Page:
Shark attacks are rebranded as ‘negative encounters’ in Australia

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Shark attacks are rebranded as ‘negative encounters’ in Australia in a bid to improve the animals’ image

  • Shark incidents are to be rebranded as ‘negative encounters’ instead of ‘attacks’
  • Officials in Queensland and NSW are shifting away from using ‘attacks’
  • It is an attempt to change the animals’ image as a ‘man-eating monster’ 

Shark attacks in Australia are to be rebranded as ‘negative encounters’ to avoid scaring people away from public beaches. 

In parts of the country, officials will call the ‘attacks’ ‘bites’ instead in an attempt to change the animals’ image as a ‘man-eating monster’. 

Queensland and New South Wales are shifting away from using ‘attacks’, in a move which scientists say is welcome and overdue. 

The Department of Primary Industries in NSW describes an encounter as ‘incidents’ or ‘interactions’ in their official reports, the Sydney Morning Herald reported

Shark attacks in Australia are to be rebranded as ‘negative encounters’ to avoid scaring people away from public beaches and in an attempt to change the animals’ image as a ‘man-eating monster’ (file photo) 

Researchers say encounters were dubbed as ‘accidents’ before the 1930s when surgeon Victor Coppleson began to describe them as attacks. 

Leonardo Guida, a shark researcher at the Australian Marine Conservation Society, said that the word choice can be ‘potent’ because public fears can be inflamed by language used by politicians and the media.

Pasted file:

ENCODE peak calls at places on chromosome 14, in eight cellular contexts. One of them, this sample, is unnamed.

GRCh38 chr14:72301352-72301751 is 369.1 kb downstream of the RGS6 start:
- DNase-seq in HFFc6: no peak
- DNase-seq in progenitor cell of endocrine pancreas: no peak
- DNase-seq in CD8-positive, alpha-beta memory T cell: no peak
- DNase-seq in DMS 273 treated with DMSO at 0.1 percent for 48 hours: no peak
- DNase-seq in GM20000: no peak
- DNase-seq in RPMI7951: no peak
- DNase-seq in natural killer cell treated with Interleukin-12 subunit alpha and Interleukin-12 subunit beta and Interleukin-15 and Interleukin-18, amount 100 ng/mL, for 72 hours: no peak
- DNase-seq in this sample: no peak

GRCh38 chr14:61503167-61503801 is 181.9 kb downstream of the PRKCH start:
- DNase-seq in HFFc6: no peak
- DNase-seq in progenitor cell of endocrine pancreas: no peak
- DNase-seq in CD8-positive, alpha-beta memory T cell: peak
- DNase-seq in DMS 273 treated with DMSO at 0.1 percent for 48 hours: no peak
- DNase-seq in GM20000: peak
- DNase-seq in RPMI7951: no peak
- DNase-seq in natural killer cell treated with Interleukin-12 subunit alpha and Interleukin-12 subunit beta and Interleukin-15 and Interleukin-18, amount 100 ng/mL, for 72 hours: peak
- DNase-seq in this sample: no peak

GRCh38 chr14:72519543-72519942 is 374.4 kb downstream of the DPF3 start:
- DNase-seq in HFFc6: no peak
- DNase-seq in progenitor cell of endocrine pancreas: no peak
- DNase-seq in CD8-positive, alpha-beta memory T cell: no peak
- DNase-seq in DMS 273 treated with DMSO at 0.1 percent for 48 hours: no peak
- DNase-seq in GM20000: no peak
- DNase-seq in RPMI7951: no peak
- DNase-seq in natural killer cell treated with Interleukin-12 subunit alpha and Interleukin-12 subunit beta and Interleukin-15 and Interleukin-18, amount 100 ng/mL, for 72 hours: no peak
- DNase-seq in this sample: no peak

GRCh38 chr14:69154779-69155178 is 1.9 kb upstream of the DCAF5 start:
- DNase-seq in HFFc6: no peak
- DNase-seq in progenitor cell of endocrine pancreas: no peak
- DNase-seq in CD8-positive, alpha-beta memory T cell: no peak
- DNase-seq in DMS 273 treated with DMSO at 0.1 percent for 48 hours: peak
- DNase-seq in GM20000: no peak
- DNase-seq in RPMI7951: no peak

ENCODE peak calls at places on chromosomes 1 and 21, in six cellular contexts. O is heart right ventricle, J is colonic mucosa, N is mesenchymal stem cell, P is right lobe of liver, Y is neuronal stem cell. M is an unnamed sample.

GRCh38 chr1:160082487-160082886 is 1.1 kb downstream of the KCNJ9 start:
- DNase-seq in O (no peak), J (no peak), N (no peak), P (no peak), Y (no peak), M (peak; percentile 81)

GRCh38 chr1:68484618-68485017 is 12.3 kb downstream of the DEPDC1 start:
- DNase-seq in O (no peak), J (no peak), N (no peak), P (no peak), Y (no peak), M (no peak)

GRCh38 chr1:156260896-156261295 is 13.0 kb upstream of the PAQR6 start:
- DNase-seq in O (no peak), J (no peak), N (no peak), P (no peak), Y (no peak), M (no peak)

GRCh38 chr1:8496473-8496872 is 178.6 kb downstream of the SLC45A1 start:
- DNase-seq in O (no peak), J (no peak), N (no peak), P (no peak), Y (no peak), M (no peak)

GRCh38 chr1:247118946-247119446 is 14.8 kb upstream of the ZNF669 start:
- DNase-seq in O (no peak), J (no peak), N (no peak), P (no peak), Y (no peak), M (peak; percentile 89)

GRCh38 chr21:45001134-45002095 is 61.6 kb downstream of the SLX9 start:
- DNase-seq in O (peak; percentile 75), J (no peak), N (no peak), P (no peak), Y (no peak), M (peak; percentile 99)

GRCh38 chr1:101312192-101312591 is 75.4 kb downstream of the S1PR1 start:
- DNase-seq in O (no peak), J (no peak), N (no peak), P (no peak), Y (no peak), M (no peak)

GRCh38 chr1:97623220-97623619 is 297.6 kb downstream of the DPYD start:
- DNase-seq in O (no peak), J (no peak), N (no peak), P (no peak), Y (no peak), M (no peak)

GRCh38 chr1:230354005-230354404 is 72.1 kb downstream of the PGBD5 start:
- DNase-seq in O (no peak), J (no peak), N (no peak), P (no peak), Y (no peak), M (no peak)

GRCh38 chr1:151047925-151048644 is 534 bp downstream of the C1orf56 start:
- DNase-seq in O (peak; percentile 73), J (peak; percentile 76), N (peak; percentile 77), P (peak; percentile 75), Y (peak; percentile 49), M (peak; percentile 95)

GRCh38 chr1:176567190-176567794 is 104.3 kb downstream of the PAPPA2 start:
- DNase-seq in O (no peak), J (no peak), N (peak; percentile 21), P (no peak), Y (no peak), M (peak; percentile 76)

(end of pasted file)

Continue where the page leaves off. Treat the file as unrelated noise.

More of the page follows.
Dr Guida said that changing language used around the incidents is important ‘because it helps dispel inherent assumptions that sharks are ravenous, mindless man-eating monsters.’ 

He added that changing the terminology would mean that the public better understand sharks and how they behave.  

Two spearfishers recorded the moment they were caught in the middle of a shark feeding frenzy while diving off the coast of Western Australia and the video was shared earlier this week

Two spearfishers recorded the moment they were caught in the middle of a shark feeding frenzy while diving off the coast of Western Australia and the video was shared earlier this week

Two spearfishers recorded the moment they were caught in the middle of a shark feeding frenzy while diving off the coast of Western Australia and the video was shared earlier this week

Christopher Pepin-Neff said that describing an incident as an ‘attack’ is a lie because more than a third of encounters between sharks and humans left no injury at all, with many being minor bites from small sharks. 

Shark experts note that they can be predatory when breaching the surface and snapping seals in their jaws. 

Associate professor at Macquarie University Nathan Hart notes that sharks use their mouths to explore something because they don’t have hands, adding that humans are ‘very rarely’ consumed by the fish. 

Drone footage shows that sharks, despite regularly swimming close to surfers for extended periods of time, only very rarely bite.   

Two spearfishers recorded the moment they were caught in the middle of a shark feeding frenzy while diving off the coast of Western Australia and the video was shared earlier this week. 

Diving for mackerel off the coast of Dirk Hartog Island, Chris Hodgkinson and Nick Hoad immediately attracted a hungry shark after shooting a fish with his speargun.   

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